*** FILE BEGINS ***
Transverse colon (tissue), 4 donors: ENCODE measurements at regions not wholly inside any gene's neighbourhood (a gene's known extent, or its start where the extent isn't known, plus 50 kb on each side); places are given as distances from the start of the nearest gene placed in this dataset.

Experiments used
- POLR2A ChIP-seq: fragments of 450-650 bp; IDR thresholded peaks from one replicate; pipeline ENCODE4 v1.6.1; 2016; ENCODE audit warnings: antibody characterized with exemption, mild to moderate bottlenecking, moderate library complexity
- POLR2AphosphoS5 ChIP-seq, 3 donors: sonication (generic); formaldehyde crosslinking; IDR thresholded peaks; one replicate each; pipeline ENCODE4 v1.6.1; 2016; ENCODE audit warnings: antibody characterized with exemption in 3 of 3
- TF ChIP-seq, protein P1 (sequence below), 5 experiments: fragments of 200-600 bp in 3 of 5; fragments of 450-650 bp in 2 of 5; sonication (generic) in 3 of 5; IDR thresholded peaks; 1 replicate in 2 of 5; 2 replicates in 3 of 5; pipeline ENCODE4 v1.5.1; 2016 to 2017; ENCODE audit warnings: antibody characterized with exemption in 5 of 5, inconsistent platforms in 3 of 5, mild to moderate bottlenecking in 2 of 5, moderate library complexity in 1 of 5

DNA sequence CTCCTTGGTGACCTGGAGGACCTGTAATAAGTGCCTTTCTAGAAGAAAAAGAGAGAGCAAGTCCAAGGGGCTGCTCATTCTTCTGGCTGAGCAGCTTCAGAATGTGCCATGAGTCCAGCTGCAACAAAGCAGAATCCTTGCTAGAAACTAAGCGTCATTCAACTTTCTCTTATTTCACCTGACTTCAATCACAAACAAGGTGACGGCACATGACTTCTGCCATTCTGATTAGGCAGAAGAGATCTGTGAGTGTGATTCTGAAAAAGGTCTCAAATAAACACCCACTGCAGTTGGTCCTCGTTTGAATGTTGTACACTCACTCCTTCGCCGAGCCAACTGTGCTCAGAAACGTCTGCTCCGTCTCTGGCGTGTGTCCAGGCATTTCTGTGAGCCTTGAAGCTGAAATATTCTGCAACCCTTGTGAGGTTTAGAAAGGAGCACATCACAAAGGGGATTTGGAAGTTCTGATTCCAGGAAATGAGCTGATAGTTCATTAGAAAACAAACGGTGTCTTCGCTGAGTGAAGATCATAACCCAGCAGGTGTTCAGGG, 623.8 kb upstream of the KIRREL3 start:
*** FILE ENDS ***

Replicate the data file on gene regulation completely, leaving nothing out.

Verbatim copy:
Transverse colon (tissue), 4 donors: ENCODE measurements at regions not wholly inside any gene's neighbourhood (a gene's known extent, or its start where the extent isn't known, plus 50 kb on each side); places are given as distances from the start of the nearest gene placed in this dataset.

Experiments used
- POLR2A ChIP-seq: fragments of 450-650 bp; IDR thresholded peaks from one replicate; pipeline ENCODE4 v1.6.1; 2016; ENCODE audit warnings: antibody characterized with exemption, mild to moderate bottlenecking, moderate library complexity
- POLR2AphosphoS5 ChIP-seq, 3 donors: sonication (generic); formaldehyde crosslinking; IDR thresholded peaks; one replicate each; pipeline ENCODE4 v1.6.1; 2016; ENCODE audit warnings: antibody characterized with exemption in 3 of 3
- TF ChIP-seq, protein P1 (sequence below), 5 experiments: fragments of 200-600 bp in 3 of 5; fragments of 450-650 bp in 2 of 5; sonication (generic) in 3 of 5; IDR thresholded peaks; 1 replicate in 2 of 5; 2 replicates in 3 of 5; pipeline ENCODE4 v1.5.1; 2016 to 2017; ENCODE audit warnings: antibody characterized with exemption in 5 of 5, inconsistent platforms in 3 of 5, mild to moderate bottlenecking in 2 of 5, moderate library complexity in 1 of 5

DNA sequence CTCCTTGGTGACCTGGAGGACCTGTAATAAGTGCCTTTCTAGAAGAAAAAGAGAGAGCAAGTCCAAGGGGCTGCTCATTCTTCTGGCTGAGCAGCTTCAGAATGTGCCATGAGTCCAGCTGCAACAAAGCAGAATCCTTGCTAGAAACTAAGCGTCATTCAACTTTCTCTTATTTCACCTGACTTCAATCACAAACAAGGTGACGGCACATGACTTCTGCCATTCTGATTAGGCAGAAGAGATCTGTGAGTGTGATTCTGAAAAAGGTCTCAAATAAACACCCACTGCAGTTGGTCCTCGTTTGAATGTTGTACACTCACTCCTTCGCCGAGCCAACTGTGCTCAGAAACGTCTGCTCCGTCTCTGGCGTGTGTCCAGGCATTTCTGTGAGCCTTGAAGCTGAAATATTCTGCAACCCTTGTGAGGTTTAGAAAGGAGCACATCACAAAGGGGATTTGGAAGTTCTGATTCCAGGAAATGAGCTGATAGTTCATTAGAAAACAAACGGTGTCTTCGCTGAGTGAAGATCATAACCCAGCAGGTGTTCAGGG, 623.8 kb upstream of the KIRREL3 start: